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    Indian Regulator Predicts Gas Bounce Back


Supply side bottlenecks in the Indian gas sector are gradually easing which will give a boost to local consumption and help in increasing the share of gas in the overall energy mix.

by: Shardul Sharma

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Indian Regulator Predicts Gas Bounce Back

Gas has an opportunity to increase its share in India's energy mix, the head of the Petroleum and Natural Gas Regulatory Board said in early May.

DK Sarraf, chair of India’s downstream regulator, told the NGV India Summit 2019 that took place in New Delhi recently that supply side bottlenecks in the Indian gas sector are gradually easing, and that should help the blue fuel halt its slide and boost local consumption.

Natural gas' share in the Indian energy mix has fallen to 6.2% compared with over 10% eight years ago. This decline has been mainly due to insufficient supply, Sarraf said. The government is now working towards increasing the share of gas to 15% by 2030.

Production pick up

Supply side bottlenecks over recent years included a sharp decline in domestic output, lack of sufficient LNG import and regasification capacity, absence of a widespread pipeline gird and underdeveloped city gas distribution networks. However, Sarraf believes that things are now starting to look up.

Indian gas output showed a continuous decline in 2012-2o16 due to falling production in the KG Basin off the east coast. However, production increased for a second year in a row in the 12-months to March 2019 (India's fiscal year 2018-2019), growing 0.7% year on year to 32.65bn m3, according to the Indian petroleum and natural gas ministry.

The gains were led by state-owned ONGC, which expanded production by 6.5% to 25.9bn m3. Sarraf said ONGC is expected to further ramp up output from its KG basin fields in the coming years, which should increase suppliesto the domestic market. Indian energy and telecoms group Reliance and partner BP are also working on increasing production from their KG Basin assets by 2022.

Ships and pipes

Both Petronet’s Dahej terminal and Shell’s Hazira terminal operated at maximum levels through much of 2018. However, Sarraf also claimed LNG import and regasification capacity should significantly increase in the coming years, with new terminals due to be commissioned on both the east and west coasts and existing terminals set to expand capacity.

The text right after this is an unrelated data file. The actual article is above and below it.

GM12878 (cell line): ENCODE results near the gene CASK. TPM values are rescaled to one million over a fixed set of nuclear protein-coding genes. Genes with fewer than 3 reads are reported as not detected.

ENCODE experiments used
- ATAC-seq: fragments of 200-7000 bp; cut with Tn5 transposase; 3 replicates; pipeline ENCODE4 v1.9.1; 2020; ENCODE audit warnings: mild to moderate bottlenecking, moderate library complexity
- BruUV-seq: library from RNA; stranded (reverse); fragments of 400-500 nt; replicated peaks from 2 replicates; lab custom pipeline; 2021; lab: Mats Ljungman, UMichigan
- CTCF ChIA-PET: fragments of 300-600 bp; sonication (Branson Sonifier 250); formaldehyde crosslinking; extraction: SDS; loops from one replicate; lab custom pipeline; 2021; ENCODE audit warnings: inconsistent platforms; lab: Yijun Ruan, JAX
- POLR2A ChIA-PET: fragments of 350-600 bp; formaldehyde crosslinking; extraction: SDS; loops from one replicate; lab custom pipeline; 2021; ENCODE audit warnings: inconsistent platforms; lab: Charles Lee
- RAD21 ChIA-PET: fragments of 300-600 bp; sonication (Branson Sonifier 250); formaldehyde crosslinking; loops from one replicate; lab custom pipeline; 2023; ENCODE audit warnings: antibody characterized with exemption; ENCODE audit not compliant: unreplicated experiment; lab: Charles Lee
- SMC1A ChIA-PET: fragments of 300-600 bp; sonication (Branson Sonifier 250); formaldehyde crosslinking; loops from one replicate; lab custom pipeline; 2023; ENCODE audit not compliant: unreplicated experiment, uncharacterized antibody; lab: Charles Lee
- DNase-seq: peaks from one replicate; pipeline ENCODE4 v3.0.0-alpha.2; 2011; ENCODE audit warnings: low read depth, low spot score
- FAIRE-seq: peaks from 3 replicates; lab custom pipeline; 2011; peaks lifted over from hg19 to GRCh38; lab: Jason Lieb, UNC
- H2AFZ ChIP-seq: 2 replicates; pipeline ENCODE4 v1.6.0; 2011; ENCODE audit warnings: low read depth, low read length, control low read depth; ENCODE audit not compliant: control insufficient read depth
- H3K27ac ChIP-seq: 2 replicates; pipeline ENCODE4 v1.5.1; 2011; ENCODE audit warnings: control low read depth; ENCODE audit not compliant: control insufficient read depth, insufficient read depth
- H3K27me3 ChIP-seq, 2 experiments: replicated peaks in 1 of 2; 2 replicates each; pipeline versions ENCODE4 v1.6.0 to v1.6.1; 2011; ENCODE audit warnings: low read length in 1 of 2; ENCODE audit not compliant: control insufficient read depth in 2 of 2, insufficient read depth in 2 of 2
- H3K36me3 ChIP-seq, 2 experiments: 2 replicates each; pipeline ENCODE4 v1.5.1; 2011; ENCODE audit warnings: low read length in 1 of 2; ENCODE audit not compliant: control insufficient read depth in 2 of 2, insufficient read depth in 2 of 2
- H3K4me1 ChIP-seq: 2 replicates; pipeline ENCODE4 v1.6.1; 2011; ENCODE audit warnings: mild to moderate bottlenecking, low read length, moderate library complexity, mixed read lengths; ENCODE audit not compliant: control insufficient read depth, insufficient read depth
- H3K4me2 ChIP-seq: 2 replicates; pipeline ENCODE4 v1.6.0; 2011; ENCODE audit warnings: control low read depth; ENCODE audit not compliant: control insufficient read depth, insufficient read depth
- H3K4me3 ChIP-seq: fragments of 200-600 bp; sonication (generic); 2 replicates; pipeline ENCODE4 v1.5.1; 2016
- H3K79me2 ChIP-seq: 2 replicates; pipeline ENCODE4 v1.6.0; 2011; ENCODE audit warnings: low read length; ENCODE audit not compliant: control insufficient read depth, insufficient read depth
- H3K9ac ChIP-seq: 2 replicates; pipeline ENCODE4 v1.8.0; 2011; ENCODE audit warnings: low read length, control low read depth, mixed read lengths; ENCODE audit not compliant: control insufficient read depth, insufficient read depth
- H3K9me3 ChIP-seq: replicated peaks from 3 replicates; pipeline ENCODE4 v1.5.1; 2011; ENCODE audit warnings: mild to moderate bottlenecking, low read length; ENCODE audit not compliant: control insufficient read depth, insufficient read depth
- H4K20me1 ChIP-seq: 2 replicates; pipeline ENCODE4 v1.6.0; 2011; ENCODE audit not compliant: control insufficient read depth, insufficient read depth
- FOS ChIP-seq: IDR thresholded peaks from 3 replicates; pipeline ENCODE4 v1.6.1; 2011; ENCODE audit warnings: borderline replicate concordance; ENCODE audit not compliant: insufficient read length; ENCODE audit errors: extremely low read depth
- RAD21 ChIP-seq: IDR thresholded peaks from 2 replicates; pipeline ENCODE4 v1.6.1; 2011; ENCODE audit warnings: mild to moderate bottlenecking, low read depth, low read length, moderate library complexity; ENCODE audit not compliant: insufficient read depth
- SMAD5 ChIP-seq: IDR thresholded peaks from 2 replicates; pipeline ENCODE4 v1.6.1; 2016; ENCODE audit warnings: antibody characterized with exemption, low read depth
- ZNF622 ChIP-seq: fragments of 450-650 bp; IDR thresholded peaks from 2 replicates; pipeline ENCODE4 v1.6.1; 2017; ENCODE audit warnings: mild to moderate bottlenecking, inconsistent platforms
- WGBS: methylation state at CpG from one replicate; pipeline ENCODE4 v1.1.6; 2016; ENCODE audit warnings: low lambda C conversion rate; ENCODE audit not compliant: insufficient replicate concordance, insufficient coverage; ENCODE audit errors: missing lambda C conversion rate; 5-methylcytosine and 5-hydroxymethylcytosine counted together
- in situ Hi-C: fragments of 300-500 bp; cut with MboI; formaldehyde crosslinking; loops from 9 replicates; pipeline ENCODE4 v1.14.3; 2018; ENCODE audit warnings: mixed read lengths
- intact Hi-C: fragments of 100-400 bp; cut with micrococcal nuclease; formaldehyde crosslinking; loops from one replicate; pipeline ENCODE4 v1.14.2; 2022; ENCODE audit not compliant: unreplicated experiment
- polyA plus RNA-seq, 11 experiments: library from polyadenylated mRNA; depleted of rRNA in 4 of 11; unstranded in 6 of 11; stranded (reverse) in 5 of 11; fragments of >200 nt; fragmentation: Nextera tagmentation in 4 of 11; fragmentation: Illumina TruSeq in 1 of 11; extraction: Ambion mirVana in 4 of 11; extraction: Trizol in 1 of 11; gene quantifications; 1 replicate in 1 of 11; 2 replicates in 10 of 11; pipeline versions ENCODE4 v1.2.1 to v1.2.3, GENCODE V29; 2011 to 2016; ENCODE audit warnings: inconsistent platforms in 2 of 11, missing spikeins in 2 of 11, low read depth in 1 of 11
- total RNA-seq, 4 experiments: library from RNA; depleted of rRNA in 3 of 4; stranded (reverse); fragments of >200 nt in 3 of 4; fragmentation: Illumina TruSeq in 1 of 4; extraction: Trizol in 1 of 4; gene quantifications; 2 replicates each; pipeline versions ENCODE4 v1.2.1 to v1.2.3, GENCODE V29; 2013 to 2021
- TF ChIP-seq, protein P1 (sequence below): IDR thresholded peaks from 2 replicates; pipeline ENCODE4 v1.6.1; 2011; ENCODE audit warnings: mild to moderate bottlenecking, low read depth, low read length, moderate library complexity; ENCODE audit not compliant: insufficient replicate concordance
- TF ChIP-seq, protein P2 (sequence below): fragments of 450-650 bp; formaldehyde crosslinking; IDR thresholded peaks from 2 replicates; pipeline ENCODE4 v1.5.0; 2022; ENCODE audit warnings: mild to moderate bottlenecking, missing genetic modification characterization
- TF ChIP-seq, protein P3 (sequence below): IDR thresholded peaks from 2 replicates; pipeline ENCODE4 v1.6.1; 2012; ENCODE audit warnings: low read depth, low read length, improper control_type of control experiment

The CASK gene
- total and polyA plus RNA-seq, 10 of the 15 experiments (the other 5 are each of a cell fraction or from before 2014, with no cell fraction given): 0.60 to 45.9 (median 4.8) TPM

In a report published in March, Wood Mackenzie said should all plans be completed, India's regas capacity will reach 56.5mn mt/yr by 2025 from the existing 25.5mn mt/yr. Beyond this, India's ability to import significant volumes of LNG could be enhanced further if several other proposed regas terminals proceed, it said.

Meanwhile, at 16,500 km, India’s gas pipeline grid is nowhere near large enough. The network is mostly concentrated in the western and northern parts of the country, with the densely populated eastern and north-eastern states completely off grid.

However, a recent initiative taken up by the government and state-owned Gail will see a substantial increase. Gail is executing around 5,500 km of pipeline-related projects to that will plug the eastern and southern parts of the country into the network.

Prime among these is the Jagdishpur-Haldia & Bokaro-Dhamra Natural Gas Pipeline (JHBDPL) and Barauni – Guwahati Pipeline (BGPL) projects. The 2,650-km JHBDPL, also known as Pradhan Mantri Urja Ganga, will pass through the eastern states of Uttar Pradesh, Bihar, Jharkhand, West Bengal & Odisha. The route will then be extended from Barauni to Guwahati in the northeastern state of Assam via a 729-km pipeline.

Gail has a further 1,400 km of pipeline under evaluation, with completion targeted by 2023, the company said in early May.

Last mile

According to Sarraf, last mile connectivity in the form of city gas distribution (CGD) networks, will play a vital role in driving demand for gas in India. The regulator has recently concluded the country's ninth and tenth bidding rounds for CGD licences, and reports a very strong response.

During the ninth round, which was launched in the middle of last year, 86 areas covering 174 districts in 22 states and union territories were open for bidding. A total of 406 bids were received; 35 entities participated in the process. Private sector firm Adani Gas won the highest number of licences.

The 10th round was launched in November. The 50 geographical areas that were open for bidding cover 124 districts in 14 states - constituting 18% of Indian territory and 24% of its population. PNGRB received 225 bids and has issued letters of intent (LoI) to 12 successful entities.

Sarraf said that the two rounds were very well received, and significant investments are expected in both piped natural gas infrastructure and CNG stations. He said in the next eight years the number of CNG stations will increase to 10,000 from 1,500 at present. The number of households connected to the piped natural gas network is expected to rise manifold, he added.